So let me get this straight: so long as LaVar Ball is talking trash — mostly about how good his sons are — you can’t get the old man to shut up. But now that one of his children has been popped for shoplifting halfway across the globe, well, he’s doing the old media flyby and using the law as an excuse.
Funny how that happens.
“He’ll be fine. He’ll be fine,” Ball told a reporter about his son LiAngelo, while failing to break stride, as he walked through a hotel lobby in Shanghai. “Everybody making it a big deal. It ain’t that big of a deal.”
Maybe yes, maybe no.
But it was nice to see the World’s Loudest Dad squirm a little.
Before we trash Ball, too much, let’s back up here for a minute. On some level, the father of Lonzo, LiAngelo and LaMelo is downright brilliant. Before Lonzo (now with the Los Angeles Lakers) burst into national prominence as a freshman at UCLA last season, nobody outside of the hardcore hoop world had really heard of Ball. More importantly, nobody had ever heard of Ball’s shoe company, the Big Baller Brand. Purely as a marketer, Ball knows precisely what he’s doing. It’s called brand recognition. And he has it.
Is the company successful? Doesn’t feel like it. But that’s beside the point. Thanks to Ball, it at least has a chance, because we know it exists.
As for Ball’s presence on the proverbial sidelines of his children’s careers, let’s all agree that he is the Godzilla of overbearing parents. Or at least that he wants us to think he is. Ball has trash-talked everyone from Michael Jordan to Stephen A. Smith in the last year, and he even trash-talked Magic Johnson, who now employs his oldest son. When asked last year to describe his son’s game, the elder Ball suggested Lonzo was every bit as good as Magic, but “with a jump shot.”
And in a supersaturated world of media camera, phones and microphones, there is always someone there to record Lonzo’s next ridiculous rant.
But given the news yesterday in China, here’s the thing: the Ball boys had better be more than ball boys. They’d better be able to play. Or at least one of them had better be able to. LaVar’s model will work if Lonzo can excel during his NBA career, but he’ll be nothing more than the next guy experiencing his 15 minutes of fame if his sons prove to be busts. Or, worse yet, if they prove to be criminals, ripping off items in a Louis Vuitton store before they turn 20.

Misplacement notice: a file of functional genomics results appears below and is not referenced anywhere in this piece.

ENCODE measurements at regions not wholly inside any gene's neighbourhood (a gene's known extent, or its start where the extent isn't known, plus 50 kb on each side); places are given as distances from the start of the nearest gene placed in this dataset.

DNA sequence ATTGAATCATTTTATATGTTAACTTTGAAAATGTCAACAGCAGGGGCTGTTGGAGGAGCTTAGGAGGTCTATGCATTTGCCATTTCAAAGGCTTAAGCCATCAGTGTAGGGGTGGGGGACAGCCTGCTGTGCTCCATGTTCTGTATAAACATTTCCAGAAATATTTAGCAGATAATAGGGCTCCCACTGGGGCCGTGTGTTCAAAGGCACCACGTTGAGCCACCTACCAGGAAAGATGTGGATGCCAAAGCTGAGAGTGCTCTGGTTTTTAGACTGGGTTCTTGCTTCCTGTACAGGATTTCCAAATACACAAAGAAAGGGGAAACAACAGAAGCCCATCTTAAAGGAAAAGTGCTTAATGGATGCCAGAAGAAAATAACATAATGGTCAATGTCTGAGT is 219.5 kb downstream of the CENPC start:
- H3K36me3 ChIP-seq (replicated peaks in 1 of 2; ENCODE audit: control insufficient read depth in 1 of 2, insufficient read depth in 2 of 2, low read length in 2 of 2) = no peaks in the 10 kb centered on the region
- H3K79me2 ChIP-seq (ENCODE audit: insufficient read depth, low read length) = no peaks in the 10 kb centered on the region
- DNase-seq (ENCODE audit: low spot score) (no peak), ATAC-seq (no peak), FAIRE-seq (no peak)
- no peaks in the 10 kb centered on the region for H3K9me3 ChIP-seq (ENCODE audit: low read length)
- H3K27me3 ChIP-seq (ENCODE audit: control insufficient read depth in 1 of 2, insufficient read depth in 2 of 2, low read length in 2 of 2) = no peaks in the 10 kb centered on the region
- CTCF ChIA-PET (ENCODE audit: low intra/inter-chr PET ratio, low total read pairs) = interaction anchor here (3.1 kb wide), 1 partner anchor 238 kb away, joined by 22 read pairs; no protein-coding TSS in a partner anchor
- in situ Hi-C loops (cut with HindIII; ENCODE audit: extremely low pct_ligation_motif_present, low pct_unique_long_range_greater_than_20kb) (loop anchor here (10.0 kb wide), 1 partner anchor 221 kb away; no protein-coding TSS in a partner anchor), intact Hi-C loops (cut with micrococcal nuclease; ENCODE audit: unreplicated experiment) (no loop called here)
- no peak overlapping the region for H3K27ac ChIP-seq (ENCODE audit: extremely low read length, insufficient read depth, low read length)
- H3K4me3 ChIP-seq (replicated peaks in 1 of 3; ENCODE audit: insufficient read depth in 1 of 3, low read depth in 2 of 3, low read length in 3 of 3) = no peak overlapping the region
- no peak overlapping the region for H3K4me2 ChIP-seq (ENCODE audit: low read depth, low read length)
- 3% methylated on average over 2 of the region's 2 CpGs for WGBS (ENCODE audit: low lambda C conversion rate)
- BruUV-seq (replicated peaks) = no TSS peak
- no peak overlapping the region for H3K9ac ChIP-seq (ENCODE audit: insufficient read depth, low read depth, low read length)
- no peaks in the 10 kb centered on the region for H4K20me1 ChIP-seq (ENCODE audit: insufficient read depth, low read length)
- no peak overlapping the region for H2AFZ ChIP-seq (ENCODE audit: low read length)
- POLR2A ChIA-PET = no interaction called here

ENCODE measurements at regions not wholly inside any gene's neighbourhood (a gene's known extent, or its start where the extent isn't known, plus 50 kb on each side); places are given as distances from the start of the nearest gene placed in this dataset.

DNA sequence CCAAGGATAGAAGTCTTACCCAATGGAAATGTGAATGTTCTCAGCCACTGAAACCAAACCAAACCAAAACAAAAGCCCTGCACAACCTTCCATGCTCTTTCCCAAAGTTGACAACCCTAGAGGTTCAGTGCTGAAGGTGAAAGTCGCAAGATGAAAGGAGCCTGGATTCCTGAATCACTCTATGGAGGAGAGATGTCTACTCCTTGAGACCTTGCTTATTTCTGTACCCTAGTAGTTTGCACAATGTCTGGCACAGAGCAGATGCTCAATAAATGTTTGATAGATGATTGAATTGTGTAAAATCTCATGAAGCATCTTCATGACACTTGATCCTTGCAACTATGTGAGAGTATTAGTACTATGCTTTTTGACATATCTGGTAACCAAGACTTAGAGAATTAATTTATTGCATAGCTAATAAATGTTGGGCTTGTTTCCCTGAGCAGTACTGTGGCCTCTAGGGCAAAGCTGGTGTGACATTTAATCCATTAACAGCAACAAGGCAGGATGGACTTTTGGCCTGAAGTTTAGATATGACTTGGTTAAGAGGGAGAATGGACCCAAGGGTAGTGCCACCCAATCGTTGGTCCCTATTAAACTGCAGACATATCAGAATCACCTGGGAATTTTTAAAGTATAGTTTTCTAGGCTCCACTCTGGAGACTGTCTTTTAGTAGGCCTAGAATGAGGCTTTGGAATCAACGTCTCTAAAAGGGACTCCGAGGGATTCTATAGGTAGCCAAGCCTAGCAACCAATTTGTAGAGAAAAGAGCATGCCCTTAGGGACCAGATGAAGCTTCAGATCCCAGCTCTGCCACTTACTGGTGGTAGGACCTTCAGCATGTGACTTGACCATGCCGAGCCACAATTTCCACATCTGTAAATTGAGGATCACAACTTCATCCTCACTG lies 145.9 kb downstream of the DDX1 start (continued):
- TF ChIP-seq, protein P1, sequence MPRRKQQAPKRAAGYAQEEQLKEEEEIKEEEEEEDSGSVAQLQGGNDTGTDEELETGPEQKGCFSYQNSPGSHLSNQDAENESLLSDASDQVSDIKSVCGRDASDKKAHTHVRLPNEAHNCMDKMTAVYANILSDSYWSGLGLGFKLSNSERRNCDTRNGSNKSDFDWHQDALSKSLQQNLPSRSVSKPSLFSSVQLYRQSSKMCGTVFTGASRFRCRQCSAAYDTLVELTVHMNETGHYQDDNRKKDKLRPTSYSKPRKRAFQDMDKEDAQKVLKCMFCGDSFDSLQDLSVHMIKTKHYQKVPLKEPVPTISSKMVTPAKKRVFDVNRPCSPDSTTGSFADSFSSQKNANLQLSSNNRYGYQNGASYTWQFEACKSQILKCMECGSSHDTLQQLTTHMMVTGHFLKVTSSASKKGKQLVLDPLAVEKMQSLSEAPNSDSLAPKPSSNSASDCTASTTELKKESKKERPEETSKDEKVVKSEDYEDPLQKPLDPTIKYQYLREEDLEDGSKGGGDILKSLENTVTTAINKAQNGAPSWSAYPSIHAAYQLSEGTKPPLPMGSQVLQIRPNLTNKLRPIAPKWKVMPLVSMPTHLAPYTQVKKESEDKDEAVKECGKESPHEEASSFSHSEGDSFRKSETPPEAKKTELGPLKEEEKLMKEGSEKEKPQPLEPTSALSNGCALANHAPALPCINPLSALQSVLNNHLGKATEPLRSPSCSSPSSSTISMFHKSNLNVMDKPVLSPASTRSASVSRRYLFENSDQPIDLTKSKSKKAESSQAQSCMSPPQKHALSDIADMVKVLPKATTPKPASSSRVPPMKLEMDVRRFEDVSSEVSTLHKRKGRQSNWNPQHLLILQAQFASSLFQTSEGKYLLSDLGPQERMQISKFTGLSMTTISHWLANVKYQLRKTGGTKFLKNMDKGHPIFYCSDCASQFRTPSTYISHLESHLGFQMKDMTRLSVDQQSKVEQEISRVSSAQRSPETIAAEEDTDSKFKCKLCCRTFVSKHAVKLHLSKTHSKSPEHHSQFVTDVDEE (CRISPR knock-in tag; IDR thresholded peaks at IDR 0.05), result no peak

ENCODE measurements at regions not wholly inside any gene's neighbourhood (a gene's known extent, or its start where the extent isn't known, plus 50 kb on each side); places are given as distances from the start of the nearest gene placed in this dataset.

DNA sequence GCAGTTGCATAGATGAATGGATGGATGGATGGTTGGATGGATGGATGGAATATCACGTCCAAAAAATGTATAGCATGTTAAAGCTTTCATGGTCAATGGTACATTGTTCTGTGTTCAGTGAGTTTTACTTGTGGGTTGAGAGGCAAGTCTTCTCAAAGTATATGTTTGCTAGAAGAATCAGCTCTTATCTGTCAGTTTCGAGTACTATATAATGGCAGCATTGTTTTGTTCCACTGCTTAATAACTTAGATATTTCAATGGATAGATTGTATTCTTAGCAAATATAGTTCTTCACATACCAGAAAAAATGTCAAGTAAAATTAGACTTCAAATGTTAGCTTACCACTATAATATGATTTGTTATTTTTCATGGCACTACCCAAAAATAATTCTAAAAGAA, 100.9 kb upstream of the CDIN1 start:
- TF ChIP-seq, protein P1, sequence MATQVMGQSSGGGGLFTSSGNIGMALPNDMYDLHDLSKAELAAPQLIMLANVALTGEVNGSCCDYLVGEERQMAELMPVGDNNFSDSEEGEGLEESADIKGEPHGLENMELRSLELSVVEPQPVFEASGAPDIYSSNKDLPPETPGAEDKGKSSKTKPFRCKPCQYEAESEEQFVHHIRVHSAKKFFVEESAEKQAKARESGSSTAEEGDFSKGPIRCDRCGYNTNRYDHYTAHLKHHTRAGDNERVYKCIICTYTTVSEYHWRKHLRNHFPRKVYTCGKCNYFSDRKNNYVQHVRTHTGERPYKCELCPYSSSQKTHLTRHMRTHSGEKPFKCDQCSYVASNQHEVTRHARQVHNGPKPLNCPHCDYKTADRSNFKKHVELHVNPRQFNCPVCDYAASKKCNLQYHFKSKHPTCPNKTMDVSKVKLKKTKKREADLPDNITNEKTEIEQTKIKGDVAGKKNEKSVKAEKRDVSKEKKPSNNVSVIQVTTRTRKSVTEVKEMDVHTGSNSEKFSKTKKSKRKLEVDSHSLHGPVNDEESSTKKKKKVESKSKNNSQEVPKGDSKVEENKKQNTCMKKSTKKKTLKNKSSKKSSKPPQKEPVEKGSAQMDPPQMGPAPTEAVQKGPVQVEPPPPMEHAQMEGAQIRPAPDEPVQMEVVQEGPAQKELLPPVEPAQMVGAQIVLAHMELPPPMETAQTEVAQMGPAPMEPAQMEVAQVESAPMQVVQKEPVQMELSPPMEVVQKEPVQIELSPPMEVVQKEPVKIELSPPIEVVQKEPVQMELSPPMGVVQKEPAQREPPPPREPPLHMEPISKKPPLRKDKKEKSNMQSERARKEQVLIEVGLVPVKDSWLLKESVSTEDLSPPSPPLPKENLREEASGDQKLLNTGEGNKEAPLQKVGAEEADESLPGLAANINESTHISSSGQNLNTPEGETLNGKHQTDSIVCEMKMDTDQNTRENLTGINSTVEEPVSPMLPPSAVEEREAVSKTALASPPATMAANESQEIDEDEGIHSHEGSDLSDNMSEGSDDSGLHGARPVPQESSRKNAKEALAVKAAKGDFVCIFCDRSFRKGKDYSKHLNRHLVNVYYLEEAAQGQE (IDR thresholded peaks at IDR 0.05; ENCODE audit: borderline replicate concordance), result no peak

Tonight, for what it’s worth, Lonzo and the Los Angeles Lakers are in Boston to play the Celtics, with whom the Balls are already interwoven. Last summer, when the Celtics possessed the No. 1 pick in the NBA Draft, Lonzo Ball denied the Celtics’ request for a workout, holding true to LaVar’s insistence that his son would play only for the Lakers. The Celtics ended up trading the pick to Philadelphia, which selected Markelle Fultz. After Ball went to the Lakers, the Celtics plucked Jayson Tatum at No. 3.
So far, if matters, Tatum has clearly been the best player of the three, averaging nearly 32 minutes a game to go along with 14.3 points per game. He is shooting .529 from three-point distance and .822 from the line. Ten or 11 games hardly mean anything in a budding career, for all of LaVar’s talking, Tatum has been the better player.
Does that mean anything? No. Not yet. But make no mistake. If Lonzo proves a bust, he’ll do more damage to LaVar’s reputation (and brand) than any shoplifting charge levied against any of the Ball sons.
There really won’t be much for LaVar to say.
And nobody will care to listen.
Tony Massarotti is an avid Boston sports fan and has covered sports in Boston for more than 15 years for both the Boston Herald and Boston Globe. He now serves as a co-host on afternoon drive on 98.5 The Sports Hub in Boston. He was a two-time Massachusetts Sportswriter of the Year as voted by his peers and has written four books, including “Big Papi,” the New York Times-bestselling memoirs of David Ortiz. You can follow Tony @tonymassarotti.